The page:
Even with all the medical forms I have and proof of his condition as well as, a recommendation from his main doctor to allow him to do work from home is being ignored. My son is very smart he is in 11th grade and can teach himself just fine. I want to know as well can they refuse him doing work from home online? This is where the problem lies.

  2. In Oregon children often are not given assessments to find potential learning disabilities if their attendance is low. This seems counterintuitive. Is there a loophole in Oregon that allows this to be a guideline, or are their laws being broken? Does this vary from state to state? Thank you.

    • This is probably based on the state’s or district’s interpretation of 300.306(b) of IDEA regulations. ” A child must not be determined to be a child with a disability …. (1) If the determinant factor for that determination is– (I) Lack of appropriate instruction in reading …”

  3. In our case the student’s parent says she will not send her child to school unless he is classified. He has been in school 30 days this school year. Are we obligated to test this child?

    • Did you receive an answer to this. I’m in a similar position, except the child has an IEP already, but Mom refuses to send to school.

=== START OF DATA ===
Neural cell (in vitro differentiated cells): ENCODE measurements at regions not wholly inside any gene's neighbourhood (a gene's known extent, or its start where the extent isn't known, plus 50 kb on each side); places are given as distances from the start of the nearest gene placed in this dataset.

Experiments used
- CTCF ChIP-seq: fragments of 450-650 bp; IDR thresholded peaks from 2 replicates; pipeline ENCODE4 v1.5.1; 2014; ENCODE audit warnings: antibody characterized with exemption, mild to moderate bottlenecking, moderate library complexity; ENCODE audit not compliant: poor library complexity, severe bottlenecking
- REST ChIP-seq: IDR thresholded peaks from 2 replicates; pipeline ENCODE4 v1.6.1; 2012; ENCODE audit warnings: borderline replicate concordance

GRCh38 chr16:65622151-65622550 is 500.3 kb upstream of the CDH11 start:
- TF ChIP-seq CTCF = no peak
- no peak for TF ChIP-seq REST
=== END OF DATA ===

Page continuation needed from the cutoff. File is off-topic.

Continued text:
• I am in a similar situation. Parents won’t send child to school, after last IEP suggested a different placement. Student is still enrolled in our school.

      • I believe that attorneys would tell you to reach out to the parents multiple times to try to determine the parent’s issues & to try to reach a way to serve the child. The school knows the child has a disability, & they have some responsibility as long as they live in the district.

  4. Although the testing shows my child has a Learning Disability, the IEP team refused to allow an IEP because my child has had “excessive absence” due to her 504 medical disability. What can I do?

  5. I am Special Education teacher, working 3 hours per school day. Which means that my students have a very limited time window / therapy session with me. One of my student’s has made one out of 5 classes in the last month. My question is: If this continues, will the student be technically eligible for Extended School Year services? I have brought this matter to my supervisor and building administrator and am waiting for their answer to this issue. jgimber